So as long as there isn't any writing to your data drives, there's no penalty for using all the drive space. It just might be hard to do based on your OS settings. But there is one other consideration: HDDs and SSDs both are designed to mark out bad sectors and remap them to good sectors on the disk. This process increases as the drive ages. With SSDs there already is supposed to be a small percentage of extra hidden sectors allocated for this, but with HDDs I don't believe there is. So with HDDs it might be a good idea to leave a margin for that kind of recovery. Maybe that's what the 10% is really for.

BTW, I feel a lot more comfortable doing this with SSDs. I have two 500 gig SSDs with a couple of gigs left on them but all I do with them 99.9% of the time is read from them. Typically instrumental sound libraries involve a lot of random reading, which is hard on an HDD; reliability will depend on the drive quality (back up!!). SSDs were made for this, especially with no moving parts and extra hidden recovery sectors out of the box.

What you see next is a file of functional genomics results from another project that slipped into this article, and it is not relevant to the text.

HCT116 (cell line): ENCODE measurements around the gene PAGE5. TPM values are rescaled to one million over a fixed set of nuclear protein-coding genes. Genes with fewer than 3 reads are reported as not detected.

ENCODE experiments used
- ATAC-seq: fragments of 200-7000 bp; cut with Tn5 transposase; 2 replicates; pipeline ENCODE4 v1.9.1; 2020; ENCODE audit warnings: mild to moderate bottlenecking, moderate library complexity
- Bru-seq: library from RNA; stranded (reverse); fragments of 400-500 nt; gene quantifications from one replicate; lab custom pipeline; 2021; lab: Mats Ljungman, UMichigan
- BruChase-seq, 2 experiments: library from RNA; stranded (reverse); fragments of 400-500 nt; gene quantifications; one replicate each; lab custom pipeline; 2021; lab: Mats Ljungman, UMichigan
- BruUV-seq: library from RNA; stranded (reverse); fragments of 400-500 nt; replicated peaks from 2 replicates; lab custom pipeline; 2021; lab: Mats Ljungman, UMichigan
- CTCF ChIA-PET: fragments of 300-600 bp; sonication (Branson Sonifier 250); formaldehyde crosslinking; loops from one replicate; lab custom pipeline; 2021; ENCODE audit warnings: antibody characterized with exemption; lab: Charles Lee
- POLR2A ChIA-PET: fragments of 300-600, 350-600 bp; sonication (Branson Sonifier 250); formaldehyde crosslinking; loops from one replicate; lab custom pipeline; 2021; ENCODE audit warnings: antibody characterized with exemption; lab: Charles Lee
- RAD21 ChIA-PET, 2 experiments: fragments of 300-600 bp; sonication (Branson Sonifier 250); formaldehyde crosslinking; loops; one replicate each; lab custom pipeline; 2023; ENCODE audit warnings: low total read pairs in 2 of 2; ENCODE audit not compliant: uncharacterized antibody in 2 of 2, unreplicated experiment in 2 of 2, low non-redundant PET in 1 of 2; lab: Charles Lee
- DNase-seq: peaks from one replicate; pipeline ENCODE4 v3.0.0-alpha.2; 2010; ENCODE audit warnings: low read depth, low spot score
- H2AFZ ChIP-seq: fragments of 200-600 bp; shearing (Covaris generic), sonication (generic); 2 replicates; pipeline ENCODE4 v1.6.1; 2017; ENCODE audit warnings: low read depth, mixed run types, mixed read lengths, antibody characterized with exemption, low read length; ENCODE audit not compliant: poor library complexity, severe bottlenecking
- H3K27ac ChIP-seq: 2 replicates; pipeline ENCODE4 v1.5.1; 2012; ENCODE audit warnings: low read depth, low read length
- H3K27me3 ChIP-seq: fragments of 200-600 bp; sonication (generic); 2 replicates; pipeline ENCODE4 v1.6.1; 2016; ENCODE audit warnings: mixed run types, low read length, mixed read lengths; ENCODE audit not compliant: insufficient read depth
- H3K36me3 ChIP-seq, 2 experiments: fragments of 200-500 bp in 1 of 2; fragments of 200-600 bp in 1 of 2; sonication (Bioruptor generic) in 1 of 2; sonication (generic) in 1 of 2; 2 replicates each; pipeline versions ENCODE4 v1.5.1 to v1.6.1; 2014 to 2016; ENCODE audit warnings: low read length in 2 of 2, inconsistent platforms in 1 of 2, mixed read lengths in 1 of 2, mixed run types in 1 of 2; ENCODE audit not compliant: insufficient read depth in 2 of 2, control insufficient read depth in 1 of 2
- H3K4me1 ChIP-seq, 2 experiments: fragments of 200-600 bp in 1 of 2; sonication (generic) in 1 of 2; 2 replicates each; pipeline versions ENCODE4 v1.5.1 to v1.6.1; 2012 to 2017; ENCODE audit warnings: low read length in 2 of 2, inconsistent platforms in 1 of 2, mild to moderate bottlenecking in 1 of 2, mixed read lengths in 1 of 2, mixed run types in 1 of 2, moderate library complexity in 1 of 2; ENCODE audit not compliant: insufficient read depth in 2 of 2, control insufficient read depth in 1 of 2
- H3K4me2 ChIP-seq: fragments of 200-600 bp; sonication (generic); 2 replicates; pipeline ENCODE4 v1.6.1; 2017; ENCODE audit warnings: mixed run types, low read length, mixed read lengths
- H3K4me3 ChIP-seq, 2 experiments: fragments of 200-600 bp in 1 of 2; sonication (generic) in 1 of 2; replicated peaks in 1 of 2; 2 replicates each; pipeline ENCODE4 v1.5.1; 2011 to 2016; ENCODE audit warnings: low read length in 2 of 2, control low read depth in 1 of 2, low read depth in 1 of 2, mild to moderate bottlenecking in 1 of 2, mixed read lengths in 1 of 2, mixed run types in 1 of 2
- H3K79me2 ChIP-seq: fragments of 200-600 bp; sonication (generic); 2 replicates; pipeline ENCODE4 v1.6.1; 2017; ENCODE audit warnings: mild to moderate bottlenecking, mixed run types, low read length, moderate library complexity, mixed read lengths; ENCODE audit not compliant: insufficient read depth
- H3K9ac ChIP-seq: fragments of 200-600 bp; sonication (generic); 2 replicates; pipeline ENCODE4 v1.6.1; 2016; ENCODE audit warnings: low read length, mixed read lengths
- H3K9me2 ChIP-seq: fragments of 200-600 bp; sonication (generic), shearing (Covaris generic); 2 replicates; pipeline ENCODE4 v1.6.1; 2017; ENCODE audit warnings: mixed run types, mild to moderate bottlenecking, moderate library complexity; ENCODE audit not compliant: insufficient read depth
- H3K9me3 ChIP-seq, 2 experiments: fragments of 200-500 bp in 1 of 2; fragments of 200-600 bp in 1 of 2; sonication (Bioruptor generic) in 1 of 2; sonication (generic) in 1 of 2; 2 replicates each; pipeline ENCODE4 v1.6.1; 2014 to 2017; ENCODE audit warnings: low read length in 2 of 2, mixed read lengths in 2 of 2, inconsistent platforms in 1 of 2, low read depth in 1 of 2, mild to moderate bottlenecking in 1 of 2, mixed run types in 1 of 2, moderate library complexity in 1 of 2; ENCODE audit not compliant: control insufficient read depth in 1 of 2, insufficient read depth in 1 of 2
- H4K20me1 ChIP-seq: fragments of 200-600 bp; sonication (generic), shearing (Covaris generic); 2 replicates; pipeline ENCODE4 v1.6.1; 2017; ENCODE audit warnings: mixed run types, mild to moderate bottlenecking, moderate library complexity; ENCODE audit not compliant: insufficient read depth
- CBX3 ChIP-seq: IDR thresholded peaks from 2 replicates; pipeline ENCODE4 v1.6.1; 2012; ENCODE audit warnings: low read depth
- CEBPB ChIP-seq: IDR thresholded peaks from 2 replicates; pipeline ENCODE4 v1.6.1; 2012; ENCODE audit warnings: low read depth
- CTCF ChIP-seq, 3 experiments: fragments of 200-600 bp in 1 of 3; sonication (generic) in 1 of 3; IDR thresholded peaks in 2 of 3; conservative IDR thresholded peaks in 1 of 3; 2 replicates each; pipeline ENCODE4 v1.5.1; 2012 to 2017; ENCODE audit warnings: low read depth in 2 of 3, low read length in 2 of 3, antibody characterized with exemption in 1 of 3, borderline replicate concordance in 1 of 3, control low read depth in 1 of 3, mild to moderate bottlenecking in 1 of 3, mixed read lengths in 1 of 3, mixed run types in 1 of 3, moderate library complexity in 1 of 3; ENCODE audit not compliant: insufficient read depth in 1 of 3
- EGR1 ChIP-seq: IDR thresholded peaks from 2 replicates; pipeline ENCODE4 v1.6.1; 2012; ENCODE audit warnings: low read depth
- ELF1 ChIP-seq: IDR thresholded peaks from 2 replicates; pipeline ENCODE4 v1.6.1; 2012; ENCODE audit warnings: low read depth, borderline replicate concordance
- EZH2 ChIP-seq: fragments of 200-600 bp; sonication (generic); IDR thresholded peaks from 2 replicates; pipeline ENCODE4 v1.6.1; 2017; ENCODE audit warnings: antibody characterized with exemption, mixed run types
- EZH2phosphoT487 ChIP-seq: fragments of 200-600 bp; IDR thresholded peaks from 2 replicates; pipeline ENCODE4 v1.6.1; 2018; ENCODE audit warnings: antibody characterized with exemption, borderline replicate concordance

Old 18th October 2013
  #4
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Quote:
Originally Posted by undertone View Post
BTW, I feel a lot more comfortable doing this with SSDs. I have two 500 gig SSDs with a couple of gigs left on them but all I do with them 99.9% of the time is read from them. Typically instrumental sound libraries involve a lot of random reading, which is hard on an HDD; reliability will depend on the drive quality (back up!!). SSDs were made for this, especially with no moving parts and extra hidden recovery sectors out of the box.